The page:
Two years ago researchers outfitted an electric Toyota RAV4 with a set of test instruments and drove back and forth near four Los Angeles County freeways between 4:30 a.m. and 6:30 a.m., sampling the air.
The results confirmed that in the early morning, concentrated plumes of air pollution from freeways can travel more than a mile downwind, exposing more residents than previously thought to harmful pollution levels.
Most previous air quality studies, based on measurements taken during the day or evening, have found that vehicle emission plumes generally blow no more than about 1,000 feet downwind from a major roadway before they break up.
But in the hours just before sunrise, weather conditions are different. Nocturnal surface inversions, caused by nighttime cooling, trap air near the ground, slowing the dispersal of concentrated pollution particles and allowing them to travel farther than during the day.
A 2009 study documented extended emission plumes near the 10 Freeway in the early morning. To see whether the same thing was happening elsewhere, researchers from UCLA and the California Air Resources Board in 2011 sampled the air in residential neighborhoods downwind of the 91 Freeway in Paramount, the 210 in Claremont, the 110 in Carson and the 101 in downtown Los Angeles.
Their findings, published in December in the journal Atmospheric Environment, suggest that in the hours before sunrise, residential exposure to freeway pollution is more far-reaching than previously thought.
“It’s clear heavily trafficked roadways have a large impact on downwind populations, and a similar situation likely happens around the world in the early morning hours,” said Suzanne Paulson, a UCLA atmospheric sciences professor and co-author of the paper. “The particles tend to end up indoors, so a lot of people are being exposed inside their homes and schools.”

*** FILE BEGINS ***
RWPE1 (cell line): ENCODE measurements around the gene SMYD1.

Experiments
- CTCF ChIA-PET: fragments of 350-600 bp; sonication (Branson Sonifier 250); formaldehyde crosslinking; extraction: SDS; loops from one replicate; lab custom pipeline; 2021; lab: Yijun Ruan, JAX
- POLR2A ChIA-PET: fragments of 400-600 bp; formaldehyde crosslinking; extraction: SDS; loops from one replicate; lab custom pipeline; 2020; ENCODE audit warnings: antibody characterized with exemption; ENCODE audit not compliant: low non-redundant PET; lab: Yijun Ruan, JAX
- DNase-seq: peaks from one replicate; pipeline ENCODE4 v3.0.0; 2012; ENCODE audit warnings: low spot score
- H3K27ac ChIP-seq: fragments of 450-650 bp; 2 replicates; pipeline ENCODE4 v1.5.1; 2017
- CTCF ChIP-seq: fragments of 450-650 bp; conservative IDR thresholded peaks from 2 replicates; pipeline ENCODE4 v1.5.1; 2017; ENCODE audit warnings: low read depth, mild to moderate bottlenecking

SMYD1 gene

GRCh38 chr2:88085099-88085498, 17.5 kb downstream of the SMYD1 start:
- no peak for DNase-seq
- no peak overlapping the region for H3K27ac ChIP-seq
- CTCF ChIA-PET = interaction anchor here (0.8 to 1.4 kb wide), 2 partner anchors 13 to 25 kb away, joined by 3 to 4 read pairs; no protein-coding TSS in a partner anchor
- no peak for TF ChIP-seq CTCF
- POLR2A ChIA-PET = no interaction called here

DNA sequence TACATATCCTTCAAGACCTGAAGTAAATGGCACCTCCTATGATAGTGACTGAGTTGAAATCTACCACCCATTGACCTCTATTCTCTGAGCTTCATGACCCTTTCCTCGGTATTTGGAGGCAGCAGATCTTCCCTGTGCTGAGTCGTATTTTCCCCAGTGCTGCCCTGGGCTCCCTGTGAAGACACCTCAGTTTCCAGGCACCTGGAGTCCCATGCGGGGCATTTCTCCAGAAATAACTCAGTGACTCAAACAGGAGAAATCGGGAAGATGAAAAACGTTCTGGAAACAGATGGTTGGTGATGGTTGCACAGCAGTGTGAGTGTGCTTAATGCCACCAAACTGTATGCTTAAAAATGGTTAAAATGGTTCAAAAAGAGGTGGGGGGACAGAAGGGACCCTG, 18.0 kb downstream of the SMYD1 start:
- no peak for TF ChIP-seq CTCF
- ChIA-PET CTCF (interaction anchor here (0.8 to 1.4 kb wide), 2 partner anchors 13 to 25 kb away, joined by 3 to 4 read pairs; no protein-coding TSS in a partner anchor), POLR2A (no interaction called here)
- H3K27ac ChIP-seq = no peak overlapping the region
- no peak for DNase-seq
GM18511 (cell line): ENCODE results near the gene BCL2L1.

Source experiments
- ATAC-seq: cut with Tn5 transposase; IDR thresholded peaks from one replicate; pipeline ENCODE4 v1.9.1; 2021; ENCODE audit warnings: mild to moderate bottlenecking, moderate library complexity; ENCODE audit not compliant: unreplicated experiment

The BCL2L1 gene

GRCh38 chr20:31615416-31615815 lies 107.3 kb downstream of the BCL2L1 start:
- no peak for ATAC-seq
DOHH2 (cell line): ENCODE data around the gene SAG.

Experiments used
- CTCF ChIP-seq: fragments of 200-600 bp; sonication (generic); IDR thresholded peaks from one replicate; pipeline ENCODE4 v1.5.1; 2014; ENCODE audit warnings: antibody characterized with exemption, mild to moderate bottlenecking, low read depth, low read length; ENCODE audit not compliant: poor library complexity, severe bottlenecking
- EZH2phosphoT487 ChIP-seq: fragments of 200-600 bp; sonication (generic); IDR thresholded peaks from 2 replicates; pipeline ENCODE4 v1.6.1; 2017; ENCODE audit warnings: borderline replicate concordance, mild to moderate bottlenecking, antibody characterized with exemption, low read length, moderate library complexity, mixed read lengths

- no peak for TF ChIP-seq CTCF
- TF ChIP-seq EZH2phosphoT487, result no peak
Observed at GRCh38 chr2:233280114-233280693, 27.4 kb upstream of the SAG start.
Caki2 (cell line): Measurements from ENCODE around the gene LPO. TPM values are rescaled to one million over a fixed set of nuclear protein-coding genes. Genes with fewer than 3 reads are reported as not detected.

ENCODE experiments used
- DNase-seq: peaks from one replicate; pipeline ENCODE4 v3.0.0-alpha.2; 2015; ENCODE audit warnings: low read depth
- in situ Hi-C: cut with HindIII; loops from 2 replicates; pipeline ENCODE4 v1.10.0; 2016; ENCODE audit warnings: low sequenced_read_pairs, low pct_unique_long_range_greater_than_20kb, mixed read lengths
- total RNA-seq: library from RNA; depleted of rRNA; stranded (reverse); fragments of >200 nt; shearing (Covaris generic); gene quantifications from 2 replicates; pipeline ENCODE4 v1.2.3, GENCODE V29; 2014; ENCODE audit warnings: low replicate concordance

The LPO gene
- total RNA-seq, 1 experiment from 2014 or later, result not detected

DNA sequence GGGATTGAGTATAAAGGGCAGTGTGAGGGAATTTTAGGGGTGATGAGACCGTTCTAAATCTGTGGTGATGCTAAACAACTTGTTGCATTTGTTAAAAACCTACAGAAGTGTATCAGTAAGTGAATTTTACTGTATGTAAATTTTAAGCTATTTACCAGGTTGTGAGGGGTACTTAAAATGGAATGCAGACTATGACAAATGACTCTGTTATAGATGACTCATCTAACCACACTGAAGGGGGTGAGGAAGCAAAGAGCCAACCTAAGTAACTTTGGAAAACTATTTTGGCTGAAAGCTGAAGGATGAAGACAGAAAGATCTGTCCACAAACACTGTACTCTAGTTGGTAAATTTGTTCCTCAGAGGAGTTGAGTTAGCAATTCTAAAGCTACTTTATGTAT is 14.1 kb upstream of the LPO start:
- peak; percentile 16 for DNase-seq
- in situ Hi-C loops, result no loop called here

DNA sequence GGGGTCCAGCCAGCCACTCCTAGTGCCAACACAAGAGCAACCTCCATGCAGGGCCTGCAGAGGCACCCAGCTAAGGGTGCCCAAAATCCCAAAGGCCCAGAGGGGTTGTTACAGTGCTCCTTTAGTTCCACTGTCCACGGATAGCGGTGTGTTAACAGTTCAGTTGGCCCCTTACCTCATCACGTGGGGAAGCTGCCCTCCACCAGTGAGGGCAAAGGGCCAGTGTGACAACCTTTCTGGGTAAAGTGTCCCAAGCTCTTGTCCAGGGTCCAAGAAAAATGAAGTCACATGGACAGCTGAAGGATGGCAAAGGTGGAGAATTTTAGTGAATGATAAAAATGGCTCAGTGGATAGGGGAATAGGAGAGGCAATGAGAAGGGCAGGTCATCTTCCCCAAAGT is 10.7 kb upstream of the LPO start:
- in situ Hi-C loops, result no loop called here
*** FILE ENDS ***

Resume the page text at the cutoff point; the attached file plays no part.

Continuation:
Studies have shown that exposure to elevated levels of vehicle pollution can contribute to asthma, heart disease and other health problems.
In greater Los Angeles, where apartment buildings and single-family homes stand cheek by jowl with some of the busiest freeways in the nation, the researchers estimated that on any given morning, roughly a quarter of the population could be exposed to downwind pollution consisting of ultrafine particles, nitric oxide and hydrocarbons.
Their advice: If you live within roughly a mile of a freeway and are downwind, keep your windows closed in the hours just before sunrise. Use air conditioning. Install HEPA air filters. Postpone outdoor exercise until later in the morning or exercise farther away from the highway.
After sunrise, the surface air warms up and the inversion breaks up, diluting the pollution.Copyright © 2014, The Baltimore Sun